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TMI About Your House with MySensors

  • 29 March 2015
  • Author: Dan Santee
  • Number of views: 4570
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TMI About Your House with MySensors

I like to have a lot of information about my environment (mostly for purely geeky reasons), but I've found that most commercially available sensors are expensive, inaccurate, have limited software compatibility, or some combination thereof. I was using a couple of Z-Wave temperature/humidity sensors and a couple of light sensors, but at $50 a pop, there was no way I was going to be able to get all the information I wanted on the house.

In the Vera forums, I stumbled upon a super-cool project called MySensors where you can build your own sensor net for a fraction of the cost of a commercially available system - provided you have a little programming and soldering skill. After much trial and error, I've come up with a pretty reliable network of temperature, light and humidity sensors (currently numbering eight, but there may be more to come). They're built using Arduino boards and compatible sensors, available online or even in some local electronics shops.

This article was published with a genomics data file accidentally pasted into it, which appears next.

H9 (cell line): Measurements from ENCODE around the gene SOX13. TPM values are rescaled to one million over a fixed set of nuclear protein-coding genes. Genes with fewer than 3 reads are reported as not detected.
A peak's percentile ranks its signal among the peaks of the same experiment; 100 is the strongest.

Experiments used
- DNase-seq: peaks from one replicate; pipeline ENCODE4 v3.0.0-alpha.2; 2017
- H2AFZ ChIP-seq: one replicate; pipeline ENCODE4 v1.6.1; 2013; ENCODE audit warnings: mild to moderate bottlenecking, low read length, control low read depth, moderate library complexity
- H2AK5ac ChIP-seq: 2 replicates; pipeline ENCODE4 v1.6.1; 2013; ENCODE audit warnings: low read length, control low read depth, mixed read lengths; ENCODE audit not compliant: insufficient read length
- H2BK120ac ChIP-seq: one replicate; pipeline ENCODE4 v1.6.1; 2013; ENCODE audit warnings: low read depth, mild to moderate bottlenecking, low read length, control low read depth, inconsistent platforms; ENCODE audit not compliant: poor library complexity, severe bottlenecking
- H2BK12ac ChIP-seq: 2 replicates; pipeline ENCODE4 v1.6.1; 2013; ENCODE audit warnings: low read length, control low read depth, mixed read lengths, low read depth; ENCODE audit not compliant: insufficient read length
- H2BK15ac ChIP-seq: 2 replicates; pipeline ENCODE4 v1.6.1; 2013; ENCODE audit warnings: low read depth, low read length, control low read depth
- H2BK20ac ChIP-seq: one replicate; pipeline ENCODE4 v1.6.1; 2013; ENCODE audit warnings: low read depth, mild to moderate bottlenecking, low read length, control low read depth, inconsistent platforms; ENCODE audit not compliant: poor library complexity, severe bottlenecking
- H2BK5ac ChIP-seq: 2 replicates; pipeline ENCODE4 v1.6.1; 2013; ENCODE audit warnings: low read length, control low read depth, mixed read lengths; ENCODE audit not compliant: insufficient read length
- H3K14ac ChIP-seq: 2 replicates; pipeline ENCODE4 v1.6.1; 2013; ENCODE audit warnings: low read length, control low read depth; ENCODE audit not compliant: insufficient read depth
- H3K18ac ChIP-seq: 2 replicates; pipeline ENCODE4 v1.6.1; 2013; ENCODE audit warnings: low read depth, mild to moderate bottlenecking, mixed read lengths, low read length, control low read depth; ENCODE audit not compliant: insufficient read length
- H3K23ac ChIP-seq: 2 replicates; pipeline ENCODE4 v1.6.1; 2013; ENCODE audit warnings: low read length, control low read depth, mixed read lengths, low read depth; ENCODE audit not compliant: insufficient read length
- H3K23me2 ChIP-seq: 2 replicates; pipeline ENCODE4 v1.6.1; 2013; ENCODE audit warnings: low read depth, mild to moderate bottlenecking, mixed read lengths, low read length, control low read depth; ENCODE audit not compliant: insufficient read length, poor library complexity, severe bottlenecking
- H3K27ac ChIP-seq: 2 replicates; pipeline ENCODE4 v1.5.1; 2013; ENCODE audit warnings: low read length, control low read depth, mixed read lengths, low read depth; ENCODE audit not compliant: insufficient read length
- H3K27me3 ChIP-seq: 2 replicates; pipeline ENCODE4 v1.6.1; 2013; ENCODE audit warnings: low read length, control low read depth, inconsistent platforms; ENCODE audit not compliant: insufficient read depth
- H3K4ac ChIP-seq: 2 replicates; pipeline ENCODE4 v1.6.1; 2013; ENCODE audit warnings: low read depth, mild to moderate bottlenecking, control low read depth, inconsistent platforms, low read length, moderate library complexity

The current version of my network uses the 5-volt Arduino mini, an LM393 light sensor, a DHT22 temperature/humidity sensor (though, for most people, the less expensive DHT11 will be just fine), and a 120V to 5V adapter. Most of the topics on MySensors are centered around battery-operated sensors, but I wanted less maintenance, so I opted to power mine from the wall. After some research, I found that it was less expensive to buy packs of phone chargers from Amazon than it was to try and build them myself, so that's what I'm using. Pictured is my complete sensor box, which measures about 50mm x 100mm x 33mm (2in x 4in x 1.3in). Using the MySensors project as a starting point, these sensors and their network has been very useful for gathering information about the house which I log to a custom logging utility that I wrote - but the project has lots of options for end points for your network. Check it out!

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